Guest Post: Pet Poison Hotline
Gardening season is here! Plant bulbs are just as excited to break through the ground to add some color to our yards as we are to see some greenery! That said, we need to be aware of the potential dangers spring plants can be for our pets. Here is a list of some of the most common spring plants and their toxicities… so you know how to pet-proof your garden and keep your pet safe!
Tulips and Hyacinth
Tulips contain allergenic lactones while hyacinths contain similar alkaloids. The toxic principle of these plants is very concentrated in the bulbs (versus the leaf or flower), so make sure your dog isn’t digging up the bulbs in the garden. When the plant parts or bulbs are chewed or ingested, it can result in tissue irritation to the mouth and esophagus. Typical signs include profuse drooling, vomiting, or even diarrhea, depending on the amount consumed. There’s no specific antidote, but with supportive care from the veterinarian (including rinsing the mouth, anti-vomiting medication, and possibly subcutaneous fluids), animals do quite well. With large ingestions of the bulb, more severe symptoms such as an increase in heart rate and changes in respiration can be seen, and should be treated by a veterinarian. These more severe signs are seen in cattle or our overzealous, chowhound Labradors.
These flowers contain lycorine, an alkaloid with strong emetic properties (something that triggers vomiting). Ingestion of the bulb, plant or flower can cause severe vomiting, diarrhea, abdominal pain, and even possible cardiac arrhythmias or respiratory depression. Crystals are found in the outer layer of the bulbs, similar to hyacinths, which cause severe tissue irritation and secondary drooling. Daffodil ingestions can result in more severe symptoms so if an exposure is witnessed or symptoms are seen, we recommend seeking veterinary care.
There are dangerous and benign lilies out there, and it’s important to know the difference. Peace, Peruvian, and Calla lilies contain oxalate crystals that cause minor signs, such as tissue irritation to the mouth, tongue, pharynx, and esophagus – this results in minor drooling. The more dangerous, potentially fatal lilies are true lilies, and these include Tiger, Day, Asiatic, Easter and Japanese Show lilies – all of which are highly toxic to cats! Even small ingestions (such as 2-3 petals or leaves) can result in severe kidney failure. If your cat is seen consuming any part of a lily, bring your cat (and the plant) immediately to a veterinarian for medical care. The sooner you bring in your cat, the better and more efficiently we can treat the poisoning. Decontamination (like inducing vomiting and giving binders like activated charcoal) are imperative in the early toxic stage, while aggressive intravenous fluid therapy, kidney function monitoring tests, and supportive care can greatly improve the prognosis.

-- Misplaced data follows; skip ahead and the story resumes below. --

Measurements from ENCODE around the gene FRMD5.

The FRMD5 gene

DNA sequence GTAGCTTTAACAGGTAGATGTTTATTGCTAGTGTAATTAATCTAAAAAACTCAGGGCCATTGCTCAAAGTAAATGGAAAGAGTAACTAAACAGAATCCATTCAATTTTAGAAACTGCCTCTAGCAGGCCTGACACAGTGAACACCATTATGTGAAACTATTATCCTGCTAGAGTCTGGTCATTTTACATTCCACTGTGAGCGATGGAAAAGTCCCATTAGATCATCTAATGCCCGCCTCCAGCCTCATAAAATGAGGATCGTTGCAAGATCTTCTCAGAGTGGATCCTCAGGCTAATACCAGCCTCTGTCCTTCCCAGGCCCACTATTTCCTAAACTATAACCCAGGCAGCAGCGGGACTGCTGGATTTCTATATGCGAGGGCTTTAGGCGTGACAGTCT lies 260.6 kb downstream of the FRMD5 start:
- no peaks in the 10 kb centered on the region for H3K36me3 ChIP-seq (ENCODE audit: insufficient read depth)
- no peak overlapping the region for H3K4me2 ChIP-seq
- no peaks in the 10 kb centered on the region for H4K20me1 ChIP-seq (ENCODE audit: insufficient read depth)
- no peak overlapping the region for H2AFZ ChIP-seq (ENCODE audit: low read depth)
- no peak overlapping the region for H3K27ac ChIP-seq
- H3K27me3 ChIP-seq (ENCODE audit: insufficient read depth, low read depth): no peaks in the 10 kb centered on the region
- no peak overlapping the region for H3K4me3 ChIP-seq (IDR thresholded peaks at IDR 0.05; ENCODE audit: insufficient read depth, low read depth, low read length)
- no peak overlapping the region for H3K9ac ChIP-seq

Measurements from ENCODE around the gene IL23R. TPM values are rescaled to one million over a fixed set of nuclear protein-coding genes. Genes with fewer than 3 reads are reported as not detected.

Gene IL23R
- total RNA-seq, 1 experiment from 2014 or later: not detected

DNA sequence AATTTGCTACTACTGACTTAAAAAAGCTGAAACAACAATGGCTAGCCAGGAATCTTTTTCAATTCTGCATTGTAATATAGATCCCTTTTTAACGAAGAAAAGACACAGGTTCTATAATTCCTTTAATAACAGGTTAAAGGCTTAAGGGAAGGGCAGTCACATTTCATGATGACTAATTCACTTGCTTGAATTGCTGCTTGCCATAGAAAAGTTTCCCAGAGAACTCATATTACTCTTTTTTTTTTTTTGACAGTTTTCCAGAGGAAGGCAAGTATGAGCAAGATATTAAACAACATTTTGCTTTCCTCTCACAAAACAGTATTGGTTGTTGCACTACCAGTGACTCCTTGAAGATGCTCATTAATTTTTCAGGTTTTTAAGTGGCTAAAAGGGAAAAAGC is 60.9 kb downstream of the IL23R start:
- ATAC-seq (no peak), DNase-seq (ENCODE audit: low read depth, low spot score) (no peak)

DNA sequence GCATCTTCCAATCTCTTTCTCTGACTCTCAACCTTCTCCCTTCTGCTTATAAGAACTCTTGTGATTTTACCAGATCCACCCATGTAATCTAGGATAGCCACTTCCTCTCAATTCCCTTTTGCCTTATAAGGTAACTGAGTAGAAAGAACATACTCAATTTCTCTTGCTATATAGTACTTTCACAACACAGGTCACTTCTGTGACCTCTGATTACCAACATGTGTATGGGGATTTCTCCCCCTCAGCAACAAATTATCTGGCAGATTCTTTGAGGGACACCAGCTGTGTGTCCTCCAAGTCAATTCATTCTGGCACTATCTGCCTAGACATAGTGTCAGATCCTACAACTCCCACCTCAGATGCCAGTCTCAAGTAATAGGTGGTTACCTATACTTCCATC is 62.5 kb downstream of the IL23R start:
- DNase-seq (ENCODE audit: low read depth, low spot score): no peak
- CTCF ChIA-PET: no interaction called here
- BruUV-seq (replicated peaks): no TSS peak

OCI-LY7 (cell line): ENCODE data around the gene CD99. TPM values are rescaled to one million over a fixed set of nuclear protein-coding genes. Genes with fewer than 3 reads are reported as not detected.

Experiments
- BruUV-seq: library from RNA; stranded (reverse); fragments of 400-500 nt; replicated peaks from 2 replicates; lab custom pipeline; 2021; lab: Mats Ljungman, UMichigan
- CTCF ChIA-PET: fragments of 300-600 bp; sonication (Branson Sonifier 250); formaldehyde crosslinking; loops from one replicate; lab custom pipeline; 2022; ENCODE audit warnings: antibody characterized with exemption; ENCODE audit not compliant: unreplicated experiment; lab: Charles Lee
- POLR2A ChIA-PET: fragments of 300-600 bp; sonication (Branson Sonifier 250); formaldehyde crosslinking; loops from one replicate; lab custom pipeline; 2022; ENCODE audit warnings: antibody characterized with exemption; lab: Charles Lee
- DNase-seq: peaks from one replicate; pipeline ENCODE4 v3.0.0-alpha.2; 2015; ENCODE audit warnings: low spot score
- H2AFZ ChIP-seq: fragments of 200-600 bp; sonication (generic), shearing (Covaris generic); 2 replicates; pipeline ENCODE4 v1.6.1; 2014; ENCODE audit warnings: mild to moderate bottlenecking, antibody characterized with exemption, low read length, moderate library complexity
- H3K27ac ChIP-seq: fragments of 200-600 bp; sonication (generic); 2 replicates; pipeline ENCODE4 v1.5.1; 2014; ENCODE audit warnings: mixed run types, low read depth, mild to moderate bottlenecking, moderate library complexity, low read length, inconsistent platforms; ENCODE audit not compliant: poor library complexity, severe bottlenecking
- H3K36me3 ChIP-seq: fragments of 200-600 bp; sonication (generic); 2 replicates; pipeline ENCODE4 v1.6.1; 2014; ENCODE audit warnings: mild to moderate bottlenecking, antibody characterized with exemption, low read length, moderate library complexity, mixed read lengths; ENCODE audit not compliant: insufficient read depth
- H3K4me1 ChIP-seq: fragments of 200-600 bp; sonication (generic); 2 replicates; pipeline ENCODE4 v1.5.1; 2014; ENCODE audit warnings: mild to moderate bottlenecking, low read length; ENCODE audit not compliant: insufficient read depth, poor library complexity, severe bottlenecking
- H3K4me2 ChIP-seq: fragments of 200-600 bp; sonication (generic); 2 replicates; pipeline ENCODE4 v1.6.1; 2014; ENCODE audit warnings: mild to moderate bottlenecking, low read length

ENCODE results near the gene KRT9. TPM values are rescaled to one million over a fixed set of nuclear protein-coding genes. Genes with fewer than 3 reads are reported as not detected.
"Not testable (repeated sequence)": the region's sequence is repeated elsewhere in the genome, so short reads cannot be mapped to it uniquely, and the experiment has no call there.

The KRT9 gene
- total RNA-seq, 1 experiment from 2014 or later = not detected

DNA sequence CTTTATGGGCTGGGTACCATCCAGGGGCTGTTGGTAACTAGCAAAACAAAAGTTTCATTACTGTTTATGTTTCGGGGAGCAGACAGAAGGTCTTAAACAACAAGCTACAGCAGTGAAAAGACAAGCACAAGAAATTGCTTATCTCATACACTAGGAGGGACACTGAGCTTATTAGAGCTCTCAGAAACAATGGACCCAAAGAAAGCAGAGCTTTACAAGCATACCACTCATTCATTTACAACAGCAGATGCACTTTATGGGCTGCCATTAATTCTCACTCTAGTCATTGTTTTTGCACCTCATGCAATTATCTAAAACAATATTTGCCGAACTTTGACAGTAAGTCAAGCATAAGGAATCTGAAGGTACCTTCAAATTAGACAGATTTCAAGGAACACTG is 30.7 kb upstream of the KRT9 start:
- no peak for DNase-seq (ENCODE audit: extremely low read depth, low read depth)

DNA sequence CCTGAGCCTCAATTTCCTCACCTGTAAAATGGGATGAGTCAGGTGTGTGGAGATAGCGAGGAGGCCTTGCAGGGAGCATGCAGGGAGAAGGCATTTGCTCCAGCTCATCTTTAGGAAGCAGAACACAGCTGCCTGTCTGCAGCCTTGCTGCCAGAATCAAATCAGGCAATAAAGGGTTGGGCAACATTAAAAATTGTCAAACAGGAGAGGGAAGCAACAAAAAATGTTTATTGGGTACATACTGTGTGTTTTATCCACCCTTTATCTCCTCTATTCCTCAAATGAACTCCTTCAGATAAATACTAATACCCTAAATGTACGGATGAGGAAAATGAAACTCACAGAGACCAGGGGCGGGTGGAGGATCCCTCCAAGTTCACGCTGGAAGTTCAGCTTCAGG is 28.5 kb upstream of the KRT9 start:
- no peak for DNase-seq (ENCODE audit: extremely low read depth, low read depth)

There are two Crocus plants: one that blooms in the spring (Crocus species) and the other in the autumn (Colchicum autumnale). The spring plants are more common and are part of the Iridaceae family. These ingestions can cause general gastrointestinal upset including vomiting and diarrhea. These should not be mistaken for Autumn Crocus, part of the Liliaceae family, which contain colchicine. The Autumn Crocus is highly toxic and can cause severe vomiting, gastrointestinal bleeding, liver and kidney damage, and respiratory failure. If you’re not sure what plant it is, bring your pet to their veterinarian immediately for care. Signs may be seen immediately but can be delayed for days.
Lily of the Valley
The Convallaria majalis plant contains cardiac glycosides which will cause symptoms similar to digitalis (foxglove) ingestion. These symptoms include vomiting, diarrhea, a drop in heart rate, severe cardiac arrhythmias, and possibly seizures. Pets with any known exposure to this plant should be examined and evaluated by a veterinarian and treated symptomatically.
As we gardeners work on our rose garden, be aware of those fertilizers. While most are not very toxic (resulting in minor gastrointestinal irritation when consumed), some fertilizers can be fatal without treatment. Here are a few ingredients to be aware of so you know what toxins and symptoms to watch out for.
- Blood meal – This is dried, ground, and flash-frozen blood and contains 12% nitrogen. While it’s a great organic fertilizer, if ingested, it can cause vomiting (of some other poor animal’s blood) and diarrhea. More importantly, it can result in severe pancreatitis, which is inflammation of the pancreas. Some types of blood meal are also fortified with iron, resulting in iron toxicity, so make sure to know what’s in your bag of blood!